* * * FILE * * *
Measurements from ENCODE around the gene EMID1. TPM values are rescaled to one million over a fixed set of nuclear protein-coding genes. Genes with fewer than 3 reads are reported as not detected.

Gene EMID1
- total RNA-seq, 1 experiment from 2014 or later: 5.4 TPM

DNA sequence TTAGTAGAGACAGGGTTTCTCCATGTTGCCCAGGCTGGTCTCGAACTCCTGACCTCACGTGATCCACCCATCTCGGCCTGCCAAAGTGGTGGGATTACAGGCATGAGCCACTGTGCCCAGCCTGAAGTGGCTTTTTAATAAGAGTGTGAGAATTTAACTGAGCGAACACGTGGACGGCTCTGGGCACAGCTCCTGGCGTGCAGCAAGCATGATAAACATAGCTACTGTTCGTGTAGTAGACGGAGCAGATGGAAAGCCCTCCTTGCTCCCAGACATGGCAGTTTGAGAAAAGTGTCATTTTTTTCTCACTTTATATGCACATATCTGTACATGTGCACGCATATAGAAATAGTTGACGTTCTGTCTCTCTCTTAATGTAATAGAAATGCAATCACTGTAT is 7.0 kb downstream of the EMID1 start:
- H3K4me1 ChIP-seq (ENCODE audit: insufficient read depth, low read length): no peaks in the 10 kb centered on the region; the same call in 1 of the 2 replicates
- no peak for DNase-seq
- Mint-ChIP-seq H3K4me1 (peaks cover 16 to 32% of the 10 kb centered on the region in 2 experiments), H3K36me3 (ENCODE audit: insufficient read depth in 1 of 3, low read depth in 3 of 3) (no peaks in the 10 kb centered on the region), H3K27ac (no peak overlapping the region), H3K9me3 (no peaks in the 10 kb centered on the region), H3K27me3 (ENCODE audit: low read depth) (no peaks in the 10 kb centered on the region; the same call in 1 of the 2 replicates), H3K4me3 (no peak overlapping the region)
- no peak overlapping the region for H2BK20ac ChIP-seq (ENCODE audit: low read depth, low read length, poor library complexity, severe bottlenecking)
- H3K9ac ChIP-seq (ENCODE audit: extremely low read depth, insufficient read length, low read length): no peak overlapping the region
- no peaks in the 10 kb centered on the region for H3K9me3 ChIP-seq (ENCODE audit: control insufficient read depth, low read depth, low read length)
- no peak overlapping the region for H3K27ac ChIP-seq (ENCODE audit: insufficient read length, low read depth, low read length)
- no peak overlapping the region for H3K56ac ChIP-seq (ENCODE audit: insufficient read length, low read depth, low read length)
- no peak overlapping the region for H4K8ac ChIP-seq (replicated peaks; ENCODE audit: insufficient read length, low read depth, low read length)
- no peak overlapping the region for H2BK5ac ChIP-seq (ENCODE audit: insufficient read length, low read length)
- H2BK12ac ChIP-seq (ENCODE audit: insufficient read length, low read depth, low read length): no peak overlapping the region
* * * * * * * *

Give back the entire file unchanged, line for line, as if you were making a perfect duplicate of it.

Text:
Measurements from ENCODE around the gene EMID1. TPM values are rescaled to one million over a fixed set of nuclear protein-coding genes. Genes with fewer than 3 reads are reported as not detected.

Gene EMID1
- total RNA-seq, 1 experiment from 2014 or later: 5.4 TPM

DNA sequence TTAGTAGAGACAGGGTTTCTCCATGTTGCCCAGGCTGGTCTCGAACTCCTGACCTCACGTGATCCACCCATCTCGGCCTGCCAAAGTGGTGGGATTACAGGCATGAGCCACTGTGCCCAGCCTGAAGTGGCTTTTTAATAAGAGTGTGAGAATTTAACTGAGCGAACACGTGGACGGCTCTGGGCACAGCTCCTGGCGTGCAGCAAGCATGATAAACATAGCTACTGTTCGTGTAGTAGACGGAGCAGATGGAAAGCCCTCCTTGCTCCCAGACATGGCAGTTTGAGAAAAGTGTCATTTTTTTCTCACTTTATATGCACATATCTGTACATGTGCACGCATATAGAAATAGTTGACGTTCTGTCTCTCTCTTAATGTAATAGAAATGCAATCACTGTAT is 7.0 kb downstream of the EMID1 start:
- H3K4me1 ChIP-seq (ENCODE audit: insufficient read depth, low read length): no peaks in the 10 kb centered on the region; the same call in 1 of the 2 replicates
- no peak for DNase-seq
- Mint-ChIP-seq H3K4me1 (peaks cover 16 to 32% of the 10 kb centered on the region in 2 experiments), H3K36me3 (ENCODE audit: insufficient read depth in 1 of 3, low read depth in 3 of 3) (no peaks in the 10 kb centered on the region), H3K27ac (no peak overlapping the region), H3K9me3 (no peaks in the 10 kb centered on the region), H3K27me3 (ENCODE audit: low read depth) (no peaks in the 10 kb centered on the region; the same call in 1 of the 2 replicates), H3K4me3 (no peak overlapping the region)
- no peak overlapping the region for H2BK20ac ChIP-seq (ENCODE audit: low read depth, low read length, poor library complexity, severe bottlenecking)
- H3K9ac ChIP-seq (ENCODE audit: extremely low read depth, insufficient read length, low read length): no peak overlapping the region
- no peaks in the 10 kb centered on the region for H3K9me3 ChIP-seq (ENCODE audit: control insufficient read depth, low read depth, low read length)
- no peak overlapping the region for H3K27ac ChIP-seq (ENCODE audit: insufficient read length, low read depth, low read length)
- no peak overlapping the region for H3K56ac ChIP-seq (ENCODE audit: insufficient read length, low read depth, low read length)
- no peak overlapping the region for H4K8ac ChIP-seq (replicated peaks; ENCODE audit: insufficient read length, low read depth, low read length)
- no peak overlapping the region for H2BK5ac ChIP-seq (ENCODE audit: insufficient read length, low read length)
- H2BK12ac ChIP-seq (ENCODE audit: insufficient read length, low read depth, low read length): no peak overlapping the region